This past year (well past by this point might I add) provided us with a slew of good to great music. There were new albums from Ben Gibbard, Muse, The Killers, and B.o.B. to name a few. They all made solid efforts in 2012, but they didn’t quite crack the top ten albums. Below is my list, long overdue.
01: Of Monsters and Men – My Head is an Animal
From the opening of the first track you can almost sense that this is a special effort. There is a quiet intensity, a captivating beauty, that threads through every melody and harmony on this wonderful debut album from Iceland. By the time you get to the final track you’re only thought will be to press play again.
mp3 : Of Monsters and Men – Yellow Light
02: The Lumineers – The Lumineers
Another brilliant debut album on the list. Bursting with raw emotion and well written lyrical vignettes this album is filled with driving drumbeats and folk fueled romance. Although a few of their tracks are more aligned with radio friendly airtime it’s when they slow down that their true talent shines through.
mp3 : The Lumineers – Submarines
03: John Samson – Provincial
Many of the songs that appear on his debut solo effort closely mirror his top shelf work with The Weakerthans. While some reviewers this past year found this off-putting I find John Samson’s lyrical storytelling to be just as captivating with or without his regular band.
mp3 : John Samson – Heart of the Continent
04: Mumford and Sons – Babel
Not much needs to be written about this band or this album. They’ve grown up from an indie darling quartet to a full on success recognized the world over. This album is a worthy continuation of their career.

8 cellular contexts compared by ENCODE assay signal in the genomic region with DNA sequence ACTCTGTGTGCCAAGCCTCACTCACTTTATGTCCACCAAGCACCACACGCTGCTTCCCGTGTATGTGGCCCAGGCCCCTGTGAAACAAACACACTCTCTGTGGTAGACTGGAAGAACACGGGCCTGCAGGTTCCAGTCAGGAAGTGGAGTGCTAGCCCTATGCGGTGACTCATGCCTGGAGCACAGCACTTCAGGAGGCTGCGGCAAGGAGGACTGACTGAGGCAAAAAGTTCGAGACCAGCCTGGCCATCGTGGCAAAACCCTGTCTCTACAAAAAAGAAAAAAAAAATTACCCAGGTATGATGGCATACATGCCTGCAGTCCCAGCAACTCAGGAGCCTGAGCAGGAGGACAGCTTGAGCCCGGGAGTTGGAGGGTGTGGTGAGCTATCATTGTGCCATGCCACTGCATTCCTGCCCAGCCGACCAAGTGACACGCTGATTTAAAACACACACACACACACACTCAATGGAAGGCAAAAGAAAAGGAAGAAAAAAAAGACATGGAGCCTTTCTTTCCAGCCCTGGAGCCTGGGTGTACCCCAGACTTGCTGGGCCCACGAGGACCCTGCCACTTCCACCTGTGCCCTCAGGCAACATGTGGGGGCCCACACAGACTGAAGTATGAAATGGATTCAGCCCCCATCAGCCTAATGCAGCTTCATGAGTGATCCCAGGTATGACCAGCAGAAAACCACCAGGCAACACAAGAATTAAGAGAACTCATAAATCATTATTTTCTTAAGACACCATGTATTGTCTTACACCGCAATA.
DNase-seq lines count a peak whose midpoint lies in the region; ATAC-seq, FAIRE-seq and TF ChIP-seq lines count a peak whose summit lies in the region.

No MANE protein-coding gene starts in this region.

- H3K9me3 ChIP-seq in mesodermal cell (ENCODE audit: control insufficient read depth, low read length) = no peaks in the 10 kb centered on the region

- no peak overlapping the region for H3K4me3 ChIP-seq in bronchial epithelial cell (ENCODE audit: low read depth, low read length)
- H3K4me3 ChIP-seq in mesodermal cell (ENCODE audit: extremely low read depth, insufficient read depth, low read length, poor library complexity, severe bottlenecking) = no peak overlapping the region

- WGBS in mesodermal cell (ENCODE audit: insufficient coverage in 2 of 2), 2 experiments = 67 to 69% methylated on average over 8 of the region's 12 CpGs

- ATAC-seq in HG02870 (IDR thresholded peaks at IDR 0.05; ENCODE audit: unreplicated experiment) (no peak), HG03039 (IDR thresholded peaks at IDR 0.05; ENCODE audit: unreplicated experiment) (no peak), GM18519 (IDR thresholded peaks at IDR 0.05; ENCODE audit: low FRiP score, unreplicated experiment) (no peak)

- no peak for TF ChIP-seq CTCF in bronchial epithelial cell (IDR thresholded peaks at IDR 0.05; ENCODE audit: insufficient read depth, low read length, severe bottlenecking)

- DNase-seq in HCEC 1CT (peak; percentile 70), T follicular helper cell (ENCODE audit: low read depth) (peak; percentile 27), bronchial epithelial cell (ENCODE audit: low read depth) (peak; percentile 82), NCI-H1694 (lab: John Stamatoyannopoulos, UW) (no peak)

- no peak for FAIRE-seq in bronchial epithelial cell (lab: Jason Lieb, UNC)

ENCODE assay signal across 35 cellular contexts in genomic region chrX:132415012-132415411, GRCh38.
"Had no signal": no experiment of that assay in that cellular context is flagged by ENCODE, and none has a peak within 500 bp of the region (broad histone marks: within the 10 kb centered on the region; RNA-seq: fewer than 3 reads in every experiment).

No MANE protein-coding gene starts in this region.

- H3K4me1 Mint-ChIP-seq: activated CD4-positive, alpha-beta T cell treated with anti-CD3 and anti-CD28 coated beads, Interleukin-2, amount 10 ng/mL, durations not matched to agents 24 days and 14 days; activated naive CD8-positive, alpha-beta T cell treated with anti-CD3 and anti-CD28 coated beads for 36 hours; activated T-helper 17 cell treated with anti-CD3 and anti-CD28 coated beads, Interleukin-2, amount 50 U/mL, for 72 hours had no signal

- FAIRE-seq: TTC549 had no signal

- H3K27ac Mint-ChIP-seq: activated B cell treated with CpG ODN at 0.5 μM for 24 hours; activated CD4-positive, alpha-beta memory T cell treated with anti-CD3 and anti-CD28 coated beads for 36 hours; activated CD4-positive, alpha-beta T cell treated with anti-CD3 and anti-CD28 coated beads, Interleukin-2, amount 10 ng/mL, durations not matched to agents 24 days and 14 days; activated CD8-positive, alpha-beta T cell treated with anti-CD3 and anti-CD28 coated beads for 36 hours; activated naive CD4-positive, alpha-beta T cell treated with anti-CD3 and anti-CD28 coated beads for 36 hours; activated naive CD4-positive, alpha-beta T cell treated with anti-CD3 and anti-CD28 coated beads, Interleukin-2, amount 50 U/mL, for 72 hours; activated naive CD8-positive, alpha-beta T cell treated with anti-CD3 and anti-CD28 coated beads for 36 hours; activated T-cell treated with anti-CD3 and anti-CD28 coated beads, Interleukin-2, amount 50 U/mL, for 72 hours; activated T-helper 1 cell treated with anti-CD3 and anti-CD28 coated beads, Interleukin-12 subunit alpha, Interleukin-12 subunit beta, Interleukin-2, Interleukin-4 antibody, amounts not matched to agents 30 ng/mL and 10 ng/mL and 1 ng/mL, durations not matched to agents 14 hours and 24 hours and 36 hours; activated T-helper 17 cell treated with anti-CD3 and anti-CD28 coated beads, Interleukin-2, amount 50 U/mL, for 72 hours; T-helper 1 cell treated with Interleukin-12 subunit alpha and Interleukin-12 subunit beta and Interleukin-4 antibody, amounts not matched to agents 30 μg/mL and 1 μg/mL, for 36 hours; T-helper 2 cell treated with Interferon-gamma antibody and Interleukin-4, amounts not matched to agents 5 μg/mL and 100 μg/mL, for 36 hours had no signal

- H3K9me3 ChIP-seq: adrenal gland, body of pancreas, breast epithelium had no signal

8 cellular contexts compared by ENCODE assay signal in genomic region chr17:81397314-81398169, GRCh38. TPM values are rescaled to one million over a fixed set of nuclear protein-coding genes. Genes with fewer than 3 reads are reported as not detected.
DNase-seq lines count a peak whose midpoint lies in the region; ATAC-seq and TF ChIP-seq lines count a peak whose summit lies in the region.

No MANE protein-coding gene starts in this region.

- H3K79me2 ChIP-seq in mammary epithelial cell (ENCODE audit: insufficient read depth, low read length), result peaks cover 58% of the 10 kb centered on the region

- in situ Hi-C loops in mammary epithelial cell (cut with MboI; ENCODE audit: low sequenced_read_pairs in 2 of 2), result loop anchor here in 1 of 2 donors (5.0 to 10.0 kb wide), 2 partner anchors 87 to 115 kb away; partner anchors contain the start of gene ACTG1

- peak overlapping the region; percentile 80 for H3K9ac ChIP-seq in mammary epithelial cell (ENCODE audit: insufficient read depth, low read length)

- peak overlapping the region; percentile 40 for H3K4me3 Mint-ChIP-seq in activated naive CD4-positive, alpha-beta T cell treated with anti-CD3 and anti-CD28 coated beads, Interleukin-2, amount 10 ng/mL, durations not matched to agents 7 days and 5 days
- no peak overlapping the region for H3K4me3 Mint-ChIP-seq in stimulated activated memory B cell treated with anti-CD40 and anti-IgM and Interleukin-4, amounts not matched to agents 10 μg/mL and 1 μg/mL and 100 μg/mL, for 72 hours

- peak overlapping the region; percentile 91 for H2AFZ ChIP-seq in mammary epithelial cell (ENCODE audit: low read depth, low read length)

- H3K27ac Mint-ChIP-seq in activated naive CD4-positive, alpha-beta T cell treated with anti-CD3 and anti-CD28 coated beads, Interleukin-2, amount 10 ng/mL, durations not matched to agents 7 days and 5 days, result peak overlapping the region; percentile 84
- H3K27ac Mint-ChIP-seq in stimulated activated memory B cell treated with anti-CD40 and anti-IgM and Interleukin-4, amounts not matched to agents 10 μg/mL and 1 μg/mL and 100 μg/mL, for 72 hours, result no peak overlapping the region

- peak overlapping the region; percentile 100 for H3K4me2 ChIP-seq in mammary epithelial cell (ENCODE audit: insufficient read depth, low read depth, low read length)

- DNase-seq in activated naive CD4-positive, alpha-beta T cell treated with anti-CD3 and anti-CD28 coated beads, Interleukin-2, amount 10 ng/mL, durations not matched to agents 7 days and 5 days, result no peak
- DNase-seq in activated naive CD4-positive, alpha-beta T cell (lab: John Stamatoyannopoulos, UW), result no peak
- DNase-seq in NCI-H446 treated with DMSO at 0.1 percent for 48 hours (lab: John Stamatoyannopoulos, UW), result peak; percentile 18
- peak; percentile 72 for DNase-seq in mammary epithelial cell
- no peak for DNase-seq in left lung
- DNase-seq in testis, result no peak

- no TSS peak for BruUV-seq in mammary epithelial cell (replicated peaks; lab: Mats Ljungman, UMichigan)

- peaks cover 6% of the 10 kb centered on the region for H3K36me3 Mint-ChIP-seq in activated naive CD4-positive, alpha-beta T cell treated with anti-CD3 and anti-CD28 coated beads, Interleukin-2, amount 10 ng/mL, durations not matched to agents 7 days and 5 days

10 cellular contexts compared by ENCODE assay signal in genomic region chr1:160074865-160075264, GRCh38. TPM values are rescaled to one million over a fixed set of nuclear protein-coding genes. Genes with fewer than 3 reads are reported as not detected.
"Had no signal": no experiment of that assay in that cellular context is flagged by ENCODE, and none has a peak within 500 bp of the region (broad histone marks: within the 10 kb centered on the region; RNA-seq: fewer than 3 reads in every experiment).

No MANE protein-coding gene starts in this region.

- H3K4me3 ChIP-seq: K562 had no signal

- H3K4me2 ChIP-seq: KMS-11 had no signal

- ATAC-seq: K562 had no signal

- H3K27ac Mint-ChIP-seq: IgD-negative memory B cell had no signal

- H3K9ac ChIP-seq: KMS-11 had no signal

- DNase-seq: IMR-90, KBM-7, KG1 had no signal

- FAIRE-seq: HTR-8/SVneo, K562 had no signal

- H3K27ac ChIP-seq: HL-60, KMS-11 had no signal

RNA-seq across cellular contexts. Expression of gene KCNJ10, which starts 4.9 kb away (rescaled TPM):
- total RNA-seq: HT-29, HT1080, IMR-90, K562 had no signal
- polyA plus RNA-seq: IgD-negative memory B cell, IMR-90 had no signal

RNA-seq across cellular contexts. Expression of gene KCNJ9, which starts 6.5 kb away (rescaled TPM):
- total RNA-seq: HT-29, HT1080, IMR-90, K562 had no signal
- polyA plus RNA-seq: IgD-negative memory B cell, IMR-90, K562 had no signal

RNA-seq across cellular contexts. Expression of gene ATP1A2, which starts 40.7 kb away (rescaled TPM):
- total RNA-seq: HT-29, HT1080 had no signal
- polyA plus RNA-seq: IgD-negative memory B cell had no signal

mp3 : Mumford and Sons – Where are You Now
05: Sufjan Stevens – Silver and Gold
I know; this is a Christmas album that’s actually a collection of five separate EP’s that were written over half a decade and they just happened to be released as a box set in 2012. I know all the reasons that this technically shouldn’t be on a list, but the entire collection is simply so good that it can’t be relegated to one month of listening every year. On top of that you can listen to each EP in chronological order and follow along with the evolution of his musical style.
mp3 : Sufjan Stevens – Christmas in the Room
06: The Walkmen – Heaven
On this album The Walkmen continue their waffling between being effortlessly cool and trying really hard to channel Bob Dylan. The magic is when both of those efforts combine into a single glorious song. This is their best album since Bows + Arrows.
mp3 : The Walkmen – Line by Line
07: Beach House – Bloom
Although not quite as captivating as their previous effort (Teen Dream) their latest effort provides the same breathy vocals and building crescendos that have become their trademark. This music would fit in almost any scenario.
mp3 : Beach House – Myth
08: Matt & Kim – Lightning
If you didn’t feel like dancing you will after a single listen to this album. Or you might have a seizure. It’s honestly a tossup. Matt & Kim put out a solid album this time around and their one weakness (vocals on slower tracks) is kept to a minimum this time around.
mp3 : Matt & Kim – Now
09: fun. – Some Nights
It began for most people when their song We Are Young was featured prominently in a primetime commercial (possibly debuted during the Big Game?) If you were daring enough to jump into the full album from that snippet you would find yourself treated to a modern day pop musical; complete with letters to moms, hanging out with friends, and pleas to find true love.
mp3 : fun. – All Alright
10: Jack White – Blunderbuss
I feel like I’m breaking an unwritten rule putting Jack’s first solo album this far down my list. The problem is that for every brilliant track on the album, there is another track that reminds you how great Jack White is when he’s surrounded by other creative people. This is a solid album, but it’s not his best effort. I’ll go ahead and label it the Josh Ritter effect whereby an album starts off brilliantly and then veers into head scratching territory.
mp3 : Jack White – Freedom at 21